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Discussion Starter #1
Hi all, and thanks in advance for the help.
I moved into my current house 3 yrs ago, and the AC was just adequate on very hot days (say 85 deg). Last year it was less capable, and this year it is even less so. I've had it checked and charged (more or less R22 didn't really change much). It is a 10 yr old Trane XE1200, 2 ton unit, details below:

On a sunny 75 deg day, moderate humidity, it had the following condition:

Low side pressure = 90 (line a bit cold and sweaty to the touch)
High side pressure = 150 (line barely warmer than ambient temp)
Pressure when compressor goes off equalizes in 45 sec to 1 min
Compressor/condenser never too noisy or hot
Air duct inlet temp = 76
Air duct outlet temp = 65

Before I pay someone thousands to take a stab at maybe fixing it, does it seem like compressor/condenser, evaporator/orifice, or refrigerant line issue (too much oil or dirt)? I've been told different things.
 

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Your compressor and its valves are worn out. Should have pressures like 225/65 which gives you a 3:1 or 4:1 compression ratio. 150/90 is less than 2:1 and it is not pumping enough/worn out. Time for a new unit. Compressors are very expensive to replace and the r22 is going obsolete next year.
 

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Your compressor and its valves are worn out. Should have pressures like 225/65 which gives you a 3:1 or 4:1 compression ratio. 150/90 is less than 2:1 and it is not pumping enough/worn out. Time for a new unit. Compressors are very expensive to replace and the r22 is going obsolete next year.

R-22 is not going to be obsolete next year, only new units will not be made that contain r-22, R-22 will be phased out by 2020.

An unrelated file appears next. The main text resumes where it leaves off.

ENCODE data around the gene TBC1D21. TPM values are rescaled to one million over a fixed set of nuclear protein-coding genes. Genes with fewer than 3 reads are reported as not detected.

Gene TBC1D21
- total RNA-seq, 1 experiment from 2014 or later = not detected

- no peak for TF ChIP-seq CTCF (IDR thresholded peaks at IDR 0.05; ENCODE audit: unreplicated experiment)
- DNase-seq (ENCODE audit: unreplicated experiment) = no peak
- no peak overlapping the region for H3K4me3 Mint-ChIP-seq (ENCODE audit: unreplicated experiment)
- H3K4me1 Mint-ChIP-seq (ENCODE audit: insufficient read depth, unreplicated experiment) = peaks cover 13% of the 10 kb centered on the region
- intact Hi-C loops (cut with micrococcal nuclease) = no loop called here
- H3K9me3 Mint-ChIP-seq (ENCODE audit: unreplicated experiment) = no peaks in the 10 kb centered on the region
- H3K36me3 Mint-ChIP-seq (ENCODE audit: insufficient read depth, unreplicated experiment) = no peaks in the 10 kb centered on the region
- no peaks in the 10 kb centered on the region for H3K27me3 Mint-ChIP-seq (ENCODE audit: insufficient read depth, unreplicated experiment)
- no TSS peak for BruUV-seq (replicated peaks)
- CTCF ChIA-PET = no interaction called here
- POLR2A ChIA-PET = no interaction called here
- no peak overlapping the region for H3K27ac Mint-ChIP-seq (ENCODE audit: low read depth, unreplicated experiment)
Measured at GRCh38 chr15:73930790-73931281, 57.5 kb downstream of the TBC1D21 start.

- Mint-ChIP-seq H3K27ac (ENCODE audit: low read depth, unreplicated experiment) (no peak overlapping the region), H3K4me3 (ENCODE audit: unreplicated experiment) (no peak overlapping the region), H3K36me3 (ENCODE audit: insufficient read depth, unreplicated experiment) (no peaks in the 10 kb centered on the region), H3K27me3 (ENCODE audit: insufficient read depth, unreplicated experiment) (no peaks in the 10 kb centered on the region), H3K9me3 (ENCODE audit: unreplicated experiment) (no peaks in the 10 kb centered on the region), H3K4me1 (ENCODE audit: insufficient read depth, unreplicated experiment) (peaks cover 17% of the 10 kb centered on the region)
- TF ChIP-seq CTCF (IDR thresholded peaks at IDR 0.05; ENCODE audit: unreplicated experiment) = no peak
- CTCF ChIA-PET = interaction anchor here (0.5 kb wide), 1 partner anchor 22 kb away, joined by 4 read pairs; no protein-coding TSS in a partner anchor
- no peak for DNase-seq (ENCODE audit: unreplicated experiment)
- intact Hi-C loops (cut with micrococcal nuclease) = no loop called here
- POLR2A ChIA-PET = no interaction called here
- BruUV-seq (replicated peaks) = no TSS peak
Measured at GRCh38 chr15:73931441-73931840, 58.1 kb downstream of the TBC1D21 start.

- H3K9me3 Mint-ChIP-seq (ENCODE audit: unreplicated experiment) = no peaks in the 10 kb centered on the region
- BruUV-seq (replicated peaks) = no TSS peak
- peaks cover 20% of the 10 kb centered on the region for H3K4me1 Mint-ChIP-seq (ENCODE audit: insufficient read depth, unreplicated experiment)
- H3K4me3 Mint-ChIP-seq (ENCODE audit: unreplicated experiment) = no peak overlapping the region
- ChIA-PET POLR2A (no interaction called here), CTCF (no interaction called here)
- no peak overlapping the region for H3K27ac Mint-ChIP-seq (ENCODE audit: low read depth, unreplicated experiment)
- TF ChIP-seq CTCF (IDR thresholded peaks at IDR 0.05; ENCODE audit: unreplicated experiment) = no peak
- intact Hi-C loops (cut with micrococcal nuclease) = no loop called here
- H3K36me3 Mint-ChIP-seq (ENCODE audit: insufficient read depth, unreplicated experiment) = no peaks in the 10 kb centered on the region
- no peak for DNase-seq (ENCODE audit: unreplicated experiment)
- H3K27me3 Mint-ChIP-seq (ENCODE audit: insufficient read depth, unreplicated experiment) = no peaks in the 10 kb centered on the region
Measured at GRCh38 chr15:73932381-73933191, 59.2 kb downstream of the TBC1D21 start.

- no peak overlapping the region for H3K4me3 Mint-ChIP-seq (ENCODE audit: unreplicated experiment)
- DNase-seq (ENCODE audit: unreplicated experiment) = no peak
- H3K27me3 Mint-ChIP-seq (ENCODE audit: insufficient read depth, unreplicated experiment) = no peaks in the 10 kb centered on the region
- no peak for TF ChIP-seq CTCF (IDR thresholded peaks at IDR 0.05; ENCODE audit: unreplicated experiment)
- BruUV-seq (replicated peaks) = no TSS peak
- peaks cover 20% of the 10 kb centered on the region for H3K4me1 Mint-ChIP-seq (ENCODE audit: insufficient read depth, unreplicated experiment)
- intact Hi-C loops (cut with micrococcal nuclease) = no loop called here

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Your compressor and its valves are worn out. Should have pressures like 225/65 which gives you a 3:1 or 4:1 compression ratio. 150/90 is less than 2:1 and it is not pumping enough/worn out. Time for a new unit. Compressors are very expensive to replace and the r22 is going obsolete next year.
They stop making r22 next year (as long as the powers that be don't have a last minute change of policy).

Still be recycled 22 around.
 

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For about $100/lb.

You get OT. Geez I would accept a decent piece work rate, say $10/post.:thumbup:
 

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Discussion Starter #8
Thanks Yuri, I was leaning that way but didn't want to face reality I guess. I knew the pressure difference was very low, couldn't an oversized or worn orifice do this? Just out of curiosity, does the 45 sec equalization raise concern too? Also, you say replacing the compressor only isn't worth it, even if the coil and the rest are perfect?

Thanks again guys...
 

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Thanks Yuri, I was leaning that way but didn't want to face reality I guess. I knew the pressure difference was very low, couldn't an oversized or worn orifice do this? Just out of curiosity, does the 45 sec equalization raise concern too? Also, you say replacing the compressor only isn't worth it, even if the coil and the rest are perfect?

Thanks again guys...

Yep.

Time for a new one.
 

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Thanks Yuri, I was leaning that way but didn't want to face reality I guess. I knew the pressure difference was very low, couldn't an oversized or worn orifice do this? Just out of curiosity, does the 45 sec equalization raise concern too? Also, you say replacing the compressor only isn't worth it, even if the coil and the rest are perfect?

Thanks again guys...
How old is the condensing unit? You said it was in good condition, if so then I would say go ahead and change the compressor. But, before you do I would have a qualified tech check out the rest of the system first to make sure everything looks good. Something took out the valves on the compressor. Need to find out what caused it before you put in a new compressor, or the new one will be sitting next to the old one in the scrap yard.